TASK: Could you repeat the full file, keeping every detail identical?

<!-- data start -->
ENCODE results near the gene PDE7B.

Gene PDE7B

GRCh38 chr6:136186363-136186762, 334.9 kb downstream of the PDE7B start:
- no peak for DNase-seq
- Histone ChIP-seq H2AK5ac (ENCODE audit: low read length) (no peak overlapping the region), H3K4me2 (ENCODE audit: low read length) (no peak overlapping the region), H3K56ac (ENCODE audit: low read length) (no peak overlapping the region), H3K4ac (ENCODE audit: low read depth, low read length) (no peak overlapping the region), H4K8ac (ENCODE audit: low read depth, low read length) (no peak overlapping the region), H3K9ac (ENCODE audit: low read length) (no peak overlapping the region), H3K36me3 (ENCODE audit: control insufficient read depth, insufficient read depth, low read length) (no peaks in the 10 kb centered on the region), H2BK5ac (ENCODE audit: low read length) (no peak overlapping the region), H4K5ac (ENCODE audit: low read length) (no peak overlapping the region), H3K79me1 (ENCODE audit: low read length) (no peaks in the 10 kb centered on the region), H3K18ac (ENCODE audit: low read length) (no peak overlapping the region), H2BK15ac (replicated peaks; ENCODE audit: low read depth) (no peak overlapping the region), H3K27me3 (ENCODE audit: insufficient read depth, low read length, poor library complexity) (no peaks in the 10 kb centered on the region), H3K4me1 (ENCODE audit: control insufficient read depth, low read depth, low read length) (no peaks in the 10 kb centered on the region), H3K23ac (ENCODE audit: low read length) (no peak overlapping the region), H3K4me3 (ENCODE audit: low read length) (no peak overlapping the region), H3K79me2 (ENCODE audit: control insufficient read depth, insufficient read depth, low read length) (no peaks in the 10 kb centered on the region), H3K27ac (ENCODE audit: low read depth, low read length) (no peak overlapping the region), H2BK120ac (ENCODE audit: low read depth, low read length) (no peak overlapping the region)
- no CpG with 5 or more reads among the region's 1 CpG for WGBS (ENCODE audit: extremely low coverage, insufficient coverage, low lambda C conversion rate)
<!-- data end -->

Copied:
ENCODE results near the gene PDE7B.

Gene PDE7B

GRCh38 chr6:136186363-136186762, 334.9 kb downstream of the PDE7B start:
- no peak for DNase-seq
- Histone ChIP-seq H2AK5ac (ENCODE audit: low read length) (no peak overlapping the region), H3K4me2 (ENCODE audit: low read length) (no peak overlapping the region), H3K56ac (ENCODE audit: low read length) (no peak overlapping the region), H3K4ac (ENCODE audit: low read depth, low read length) (no peak overlapping the region), H4K8ac (ENCODE audit: low read depth, low read length) (no peak overlapping the region), H3K9ac (ENCODE audit: low read length) (no peak overlapping the region), H3K36me3 (ENCODE audit: control insufficient read depth, insufficient read depth, low read length) (no peaks in the 10 kb centered on the region), H2BK5ac (ENCODE audit: low read length) (no peak overlapping the region), H4K5ac (ENCODE audit: low read length) (no peak overlapping the region), H3K79me1 (ENCODE audit: low read length) (no peaks in the 10 kb centered on the region), H3K18ac (ENCODE audit: low read length) (no peak overlapping the region), H2BK15ac (replicated peaks; ENCODE audit: low read depth) (no peak overlapping the region), H3K27me3 (ENCODE audit: insufficient read depth, low read length, poor library complexity) (no peaks in the 10 kb centered on the region), H3K4me1 (ENCODE audit: control insufficient read depth, low read depth, low read length) (no peaks in the 10 kb centered on the region), H3K23ac (ENCODE audit: low read length) (no peak overlapping the region), H3K4me3 (ENCODE audit: low read length) (no peak overlapping the region), H3K79me2 (ENCODE audit: control insufficient read depth, insufficient read depth, low read length) (no peaks in the 10 kb centered on the region), H3K27ac (ENCODE audit: low read depth, low read length) (no peak overlapping the region), H2BK120ac (ENCODE audit: low read depth, low read length) (no peak overlapping the region)
- no CpG with 5 or more reads among the region's 1 CpG for WGBS (ENCODE audit: extremely low coverage, insufficient coverage, low lambda C conversion rate)